The scientist preparing the dogs as part of the program for early detection of Malaria. Cases of Malaria is still prevalent in some parts of the world. In 2015 alone there were an estimated 214 million cases of Malaria worldwide, about 438,000 of the patients died.
And scientists believe that dogs are able to sniff the people who were infected by Malaria through their keen sense of smell. The dogs utilization will benefit, Malaria can be detected more quickly and without going through a variety of tests and save thousands of lives.
|Daisy, a Medical Detection Dog, taking part in a trial. (PIcture from: http://adf.ly/1auyXj)|
Dogs can detect the smell that smell almost no smell or identified by the human sense of smell. Previous research showed that dogs have the ability to high accuracy in detecting cancer in humans. In August last year, the use of dogs to sniff cancer has been approved.
Dr. Claire Guest, CEO of Medical Detection Dogs, an animal trainer for medical purposes say, "Dogs have been proven to detect cancer up to 93 percent accuracy. I believe that they can also learn to detect the smell of Malaria."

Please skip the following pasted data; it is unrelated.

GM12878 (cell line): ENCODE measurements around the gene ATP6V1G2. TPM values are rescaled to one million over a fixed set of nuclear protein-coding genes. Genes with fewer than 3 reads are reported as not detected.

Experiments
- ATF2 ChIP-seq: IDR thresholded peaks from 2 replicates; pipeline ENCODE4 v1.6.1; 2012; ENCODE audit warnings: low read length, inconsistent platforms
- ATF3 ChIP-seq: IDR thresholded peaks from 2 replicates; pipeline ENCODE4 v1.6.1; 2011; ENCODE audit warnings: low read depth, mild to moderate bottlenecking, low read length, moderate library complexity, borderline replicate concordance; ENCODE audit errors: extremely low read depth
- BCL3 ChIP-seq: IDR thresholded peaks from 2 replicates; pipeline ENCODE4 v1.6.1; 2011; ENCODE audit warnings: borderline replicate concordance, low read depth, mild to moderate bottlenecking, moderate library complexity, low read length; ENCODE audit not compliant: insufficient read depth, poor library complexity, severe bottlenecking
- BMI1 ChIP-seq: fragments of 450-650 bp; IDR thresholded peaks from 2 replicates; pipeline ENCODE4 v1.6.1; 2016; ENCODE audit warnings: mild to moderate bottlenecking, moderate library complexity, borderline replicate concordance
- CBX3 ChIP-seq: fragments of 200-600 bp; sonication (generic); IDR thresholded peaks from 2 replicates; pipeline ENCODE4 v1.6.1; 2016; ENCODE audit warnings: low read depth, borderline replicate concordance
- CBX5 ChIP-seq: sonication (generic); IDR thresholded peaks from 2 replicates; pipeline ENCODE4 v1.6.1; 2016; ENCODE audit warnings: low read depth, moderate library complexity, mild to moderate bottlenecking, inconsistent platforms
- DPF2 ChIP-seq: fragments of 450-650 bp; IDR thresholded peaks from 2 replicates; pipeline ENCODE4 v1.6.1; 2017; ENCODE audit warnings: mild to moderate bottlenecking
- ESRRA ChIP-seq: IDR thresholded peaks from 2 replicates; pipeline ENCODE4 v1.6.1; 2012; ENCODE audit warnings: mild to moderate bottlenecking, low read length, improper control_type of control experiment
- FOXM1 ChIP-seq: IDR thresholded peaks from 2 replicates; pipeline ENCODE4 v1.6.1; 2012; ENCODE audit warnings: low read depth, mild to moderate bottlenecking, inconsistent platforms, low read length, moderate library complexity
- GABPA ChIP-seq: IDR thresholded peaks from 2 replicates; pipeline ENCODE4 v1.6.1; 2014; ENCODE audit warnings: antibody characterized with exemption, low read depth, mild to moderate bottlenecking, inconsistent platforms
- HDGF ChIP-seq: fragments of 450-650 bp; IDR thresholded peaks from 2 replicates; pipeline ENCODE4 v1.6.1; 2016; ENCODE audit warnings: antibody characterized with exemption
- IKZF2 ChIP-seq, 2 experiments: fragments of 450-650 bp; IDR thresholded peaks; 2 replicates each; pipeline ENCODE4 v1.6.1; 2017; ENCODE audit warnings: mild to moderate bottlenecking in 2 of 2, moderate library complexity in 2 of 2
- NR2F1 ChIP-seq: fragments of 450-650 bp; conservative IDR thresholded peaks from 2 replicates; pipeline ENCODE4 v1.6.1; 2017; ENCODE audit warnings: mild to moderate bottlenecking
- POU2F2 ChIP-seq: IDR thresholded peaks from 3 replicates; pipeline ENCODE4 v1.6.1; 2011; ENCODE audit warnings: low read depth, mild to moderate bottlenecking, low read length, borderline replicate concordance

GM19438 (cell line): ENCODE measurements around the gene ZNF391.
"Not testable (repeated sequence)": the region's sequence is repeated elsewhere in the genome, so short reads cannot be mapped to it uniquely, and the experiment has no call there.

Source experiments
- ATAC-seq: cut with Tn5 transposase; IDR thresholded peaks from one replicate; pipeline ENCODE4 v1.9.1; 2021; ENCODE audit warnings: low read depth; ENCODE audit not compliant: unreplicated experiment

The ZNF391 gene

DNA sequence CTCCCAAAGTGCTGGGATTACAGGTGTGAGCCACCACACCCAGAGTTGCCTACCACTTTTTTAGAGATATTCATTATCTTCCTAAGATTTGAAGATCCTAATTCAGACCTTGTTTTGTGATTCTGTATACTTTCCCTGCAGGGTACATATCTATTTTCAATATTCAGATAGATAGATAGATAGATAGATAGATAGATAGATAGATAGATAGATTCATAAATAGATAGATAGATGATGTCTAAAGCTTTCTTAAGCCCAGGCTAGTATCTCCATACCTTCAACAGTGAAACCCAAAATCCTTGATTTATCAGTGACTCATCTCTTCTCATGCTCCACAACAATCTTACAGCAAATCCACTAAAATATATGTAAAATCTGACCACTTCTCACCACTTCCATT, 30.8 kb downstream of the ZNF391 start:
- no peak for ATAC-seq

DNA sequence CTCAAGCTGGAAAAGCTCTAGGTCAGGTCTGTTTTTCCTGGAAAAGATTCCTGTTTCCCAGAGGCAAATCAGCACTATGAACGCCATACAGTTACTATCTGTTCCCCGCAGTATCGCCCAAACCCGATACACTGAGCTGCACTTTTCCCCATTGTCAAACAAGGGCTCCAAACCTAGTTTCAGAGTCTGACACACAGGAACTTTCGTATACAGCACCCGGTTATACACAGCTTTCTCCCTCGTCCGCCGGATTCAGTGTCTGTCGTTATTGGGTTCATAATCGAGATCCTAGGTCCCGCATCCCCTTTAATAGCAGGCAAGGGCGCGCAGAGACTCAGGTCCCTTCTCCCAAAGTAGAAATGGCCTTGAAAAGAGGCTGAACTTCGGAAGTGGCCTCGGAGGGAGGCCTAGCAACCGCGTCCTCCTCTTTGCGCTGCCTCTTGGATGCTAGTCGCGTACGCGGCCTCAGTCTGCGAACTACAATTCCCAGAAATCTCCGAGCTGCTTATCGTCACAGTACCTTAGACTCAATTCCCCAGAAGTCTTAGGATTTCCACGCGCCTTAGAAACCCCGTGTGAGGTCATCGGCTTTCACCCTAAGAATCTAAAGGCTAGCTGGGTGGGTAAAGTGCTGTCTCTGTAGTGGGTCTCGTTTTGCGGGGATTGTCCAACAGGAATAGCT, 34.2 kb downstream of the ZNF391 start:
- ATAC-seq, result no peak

Steve Lindsay, an expert in the development of Malaria control in the School of Biological and Biomedical Sciences at Durham University and chairman of the investigation in this project said, "Patients infected with Malaria parasites secrete specific mouth breath."
|Medical Detection Dog Daisy stationed at a laboratory carousel as part of a trial. (PIcture from: http://adf.ly/1auyXj)|
The smell that is expected to be sniffed by dogs. Dogs can be placed at the entrance as a filter for those who would enter the Malaria-free area.
"Using dogs to detect the parasite has an advantage, portable, does not require a laboratory, and can be done directly on the ground. So, we will easily find and treat people with malaria and thus this disease will soon disappear," he said as quoted by The Independent, May 26, 2016.
The Bill and Melinda Gates Foundation has donated a grants to the research commission of the University of Durham, Medical Detection Dogs and the London School of Hygiene and Tropical Medicine as part of the development of this program. *** [EKA | FROM VARIOUS SOURCES | THE INDEPENDENT]
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